It's one of those hard situations. What it sounds like Jessie most likely really needs is for someone to come along and really tell her that "stop" means "STOP!!!". That will probably entail really shortening up the reins and hauling on her mouth.
    HOWEVER, since your daughter is taking lessons, she's really not the person who should be doing that to Jessie. It's not your daughter's job to retrain this horse, it's the instructor/trainer's job. For me (I teach lessons as well), if a child started disciplining my horse without my permission, they'd be released from my lesson program immediately.
    For myself, I make sure to ride my mare very regularly and if she's shown any inkling of any issue in any of her lessons during the week, she's drilled on the issue until it's a non-issue. Sometimes I've even had to cancel lessons because she's being a brat but for me, the confidence of my kids is more important than the money I might lose cancelling.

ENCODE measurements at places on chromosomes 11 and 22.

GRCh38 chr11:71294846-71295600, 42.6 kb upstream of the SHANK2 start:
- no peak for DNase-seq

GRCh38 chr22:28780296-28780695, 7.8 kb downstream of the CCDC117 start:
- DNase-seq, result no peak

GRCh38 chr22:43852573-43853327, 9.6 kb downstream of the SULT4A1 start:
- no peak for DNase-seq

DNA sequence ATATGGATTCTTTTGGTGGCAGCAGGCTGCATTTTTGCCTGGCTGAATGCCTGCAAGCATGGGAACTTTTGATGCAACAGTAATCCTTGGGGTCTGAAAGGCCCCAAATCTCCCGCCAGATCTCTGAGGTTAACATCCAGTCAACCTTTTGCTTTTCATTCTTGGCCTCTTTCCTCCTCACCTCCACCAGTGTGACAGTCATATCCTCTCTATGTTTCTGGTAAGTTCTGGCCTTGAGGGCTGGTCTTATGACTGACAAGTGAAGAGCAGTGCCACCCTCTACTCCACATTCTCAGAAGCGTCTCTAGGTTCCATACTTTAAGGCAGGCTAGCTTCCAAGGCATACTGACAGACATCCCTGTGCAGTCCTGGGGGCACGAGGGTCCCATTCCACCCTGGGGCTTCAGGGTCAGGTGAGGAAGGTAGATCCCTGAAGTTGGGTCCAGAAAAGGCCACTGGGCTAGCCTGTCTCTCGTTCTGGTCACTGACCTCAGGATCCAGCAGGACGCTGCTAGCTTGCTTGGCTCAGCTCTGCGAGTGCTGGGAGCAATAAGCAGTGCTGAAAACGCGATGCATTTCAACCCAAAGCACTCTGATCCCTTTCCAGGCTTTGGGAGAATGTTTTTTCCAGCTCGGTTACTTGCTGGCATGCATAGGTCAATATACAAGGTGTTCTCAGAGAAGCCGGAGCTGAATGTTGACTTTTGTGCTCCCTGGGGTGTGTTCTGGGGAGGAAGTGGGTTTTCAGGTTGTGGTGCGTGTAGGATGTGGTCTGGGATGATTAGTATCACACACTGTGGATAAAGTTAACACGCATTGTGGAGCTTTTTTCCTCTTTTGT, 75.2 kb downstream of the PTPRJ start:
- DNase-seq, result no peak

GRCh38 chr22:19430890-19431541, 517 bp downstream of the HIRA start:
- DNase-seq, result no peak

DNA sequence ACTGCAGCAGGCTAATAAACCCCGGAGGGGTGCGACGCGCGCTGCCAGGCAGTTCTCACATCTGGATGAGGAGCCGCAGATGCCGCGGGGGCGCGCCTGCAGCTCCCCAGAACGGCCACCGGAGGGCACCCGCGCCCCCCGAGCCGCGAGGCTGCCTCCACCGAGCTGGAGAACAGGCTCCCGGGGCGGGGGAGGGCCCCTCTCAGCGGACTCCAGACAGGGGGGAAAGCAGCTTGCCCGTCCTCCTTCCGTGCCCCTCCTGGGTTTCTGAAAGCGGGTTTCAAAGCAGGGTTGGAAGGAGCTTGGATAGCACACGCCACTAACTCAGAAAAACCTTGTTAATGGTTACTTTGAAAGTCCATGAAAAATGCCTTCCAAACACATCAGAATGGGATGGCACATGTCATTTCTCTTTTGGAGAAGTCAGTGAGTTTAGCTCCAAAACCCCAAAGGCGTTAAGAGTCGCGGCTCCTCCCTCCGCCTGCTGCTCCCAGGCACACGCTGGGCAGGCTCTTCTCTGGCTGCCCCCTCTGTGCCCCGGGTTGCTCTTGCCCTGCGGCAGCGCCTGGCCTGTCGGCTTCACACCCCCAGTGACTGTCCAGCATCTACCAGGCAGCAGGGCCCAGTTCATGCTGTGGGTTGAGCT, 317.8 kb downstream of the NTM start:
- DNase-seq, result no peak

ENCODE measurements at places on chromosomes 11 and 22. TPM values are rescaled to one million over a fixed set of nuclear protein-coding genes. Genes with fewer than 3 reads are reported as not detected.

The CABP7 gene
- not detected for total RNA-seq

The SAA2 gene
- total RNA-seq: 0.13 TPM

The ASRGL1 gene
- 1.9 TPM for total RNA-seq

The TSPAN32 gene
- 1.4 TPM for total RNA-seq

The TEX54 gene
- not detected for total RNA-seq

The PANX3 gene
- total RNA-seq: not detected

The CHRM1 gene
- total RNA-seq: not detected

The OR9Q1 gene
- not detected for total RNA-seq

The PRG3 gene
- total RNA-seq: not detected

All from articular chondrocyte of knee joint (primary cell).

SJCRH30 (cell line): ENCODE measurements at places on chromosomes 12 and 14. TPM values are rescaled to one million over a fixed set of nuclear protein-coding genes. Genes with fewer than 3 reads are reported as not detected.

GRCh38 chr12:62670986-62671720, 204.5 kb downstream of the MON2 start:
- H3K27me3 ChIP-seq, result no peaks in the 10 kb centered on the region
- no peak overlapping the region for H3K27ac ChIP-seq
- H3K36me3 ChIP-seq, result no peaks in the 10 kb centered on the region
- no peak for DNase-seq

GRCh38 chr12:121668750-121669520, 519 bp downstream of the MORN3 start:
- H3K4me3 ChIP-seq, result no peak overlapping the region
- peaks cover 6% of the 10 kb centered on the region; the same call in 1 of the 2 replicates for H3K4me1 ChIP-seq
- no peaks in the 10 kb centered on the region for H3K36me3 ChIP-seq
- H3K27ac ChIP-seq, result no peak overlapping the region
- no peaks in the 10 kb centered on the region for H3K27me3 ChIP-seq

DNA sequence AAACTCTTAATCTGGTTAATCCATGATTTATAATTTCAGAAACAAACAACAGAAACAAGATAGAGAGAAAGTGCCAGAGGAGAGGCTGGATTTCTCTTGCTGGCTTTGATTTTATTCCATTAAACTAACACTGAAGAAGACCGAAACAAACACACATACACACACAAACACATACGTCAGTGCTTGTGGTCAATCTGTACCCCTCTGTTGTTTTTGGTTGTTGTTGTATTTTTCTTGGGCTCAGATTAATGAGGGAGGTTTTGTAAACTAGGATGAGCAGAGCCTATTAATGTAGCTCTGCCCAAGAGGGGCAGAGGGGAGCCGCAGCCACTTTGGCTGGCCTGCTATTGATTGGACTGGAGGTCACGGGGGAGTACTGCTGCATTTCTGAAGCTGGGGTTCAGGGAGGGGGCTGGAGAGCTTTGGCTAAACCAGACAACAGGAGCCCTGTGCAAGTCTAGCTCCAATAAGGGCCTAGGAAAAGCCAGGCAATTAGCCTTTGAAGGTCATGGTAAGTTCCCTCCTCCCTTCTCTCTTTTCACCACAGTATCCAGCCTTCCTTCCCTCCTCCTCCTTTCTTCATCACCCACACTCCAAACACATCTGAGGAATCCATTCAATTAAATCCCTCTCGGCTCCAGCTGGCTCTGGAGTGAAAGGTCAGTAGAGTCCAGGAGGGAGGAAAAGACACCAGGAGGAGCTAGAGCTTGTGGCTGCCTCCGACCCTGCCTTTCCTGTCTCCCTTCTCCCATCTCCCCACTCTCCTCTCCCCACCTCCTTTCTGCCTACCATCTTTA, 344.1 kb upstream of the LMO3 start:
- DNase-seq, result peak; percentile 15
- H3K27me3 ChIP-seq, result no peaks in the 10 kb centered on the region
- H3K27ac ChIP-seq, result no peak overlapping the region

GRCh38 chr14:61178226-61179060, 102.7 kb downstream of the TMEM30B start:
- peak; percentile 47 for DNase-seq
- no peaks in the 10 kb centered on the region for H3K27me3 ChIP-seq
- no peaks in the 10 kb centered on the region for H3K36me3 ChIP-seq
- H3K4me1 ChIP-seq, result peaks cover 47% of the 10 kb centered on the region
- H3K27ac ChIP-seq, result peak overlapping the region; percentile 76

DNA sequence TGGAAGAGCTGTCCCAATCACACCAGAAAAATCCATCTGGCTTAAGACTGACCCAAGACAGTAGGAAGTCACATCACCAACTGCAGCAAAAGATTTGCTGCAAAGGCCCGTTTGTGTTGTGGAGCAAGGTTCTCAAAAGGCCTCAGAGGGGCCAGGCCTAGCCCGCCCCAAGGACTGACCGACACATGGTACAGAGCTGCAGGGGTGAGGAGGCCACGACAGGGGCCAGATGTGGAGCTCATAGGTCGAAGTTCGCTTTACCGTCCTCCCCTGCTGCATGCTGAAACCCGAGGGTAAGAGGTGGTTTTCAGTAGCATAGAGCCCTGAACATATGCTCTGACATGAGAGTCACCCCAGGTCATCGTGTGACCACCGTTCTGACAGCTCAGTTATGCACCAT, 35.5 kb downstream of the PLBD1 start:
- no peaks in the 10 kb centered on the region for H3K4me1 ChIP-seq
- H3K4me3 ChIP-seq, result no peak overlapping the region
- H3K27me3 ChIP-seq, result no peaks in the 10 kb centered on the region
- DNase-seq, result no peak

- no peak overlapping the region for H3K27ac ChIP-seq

In any case, I've ridden at my share of barns where the lesson horses are just ridden by lesson kids and it's truly unfortunate.


    Anyway, I really don't know what to tell you other than I might start considering putting some distance between your daughter and this barn. It'll be hard now but it'll be even harder in 5 years when you little one feels like she's Jessie's trainer and feels responsible for her (trust me, I was there with my first lesson horse - I put so much training in on him, just to watch it continuously ruined by people who let him "bully" them and then when I offered to buy him, my offer was refused on account of the improvement my training had made in his behavior). It was so painful for me, "good" life experience but terrible for me emotionally.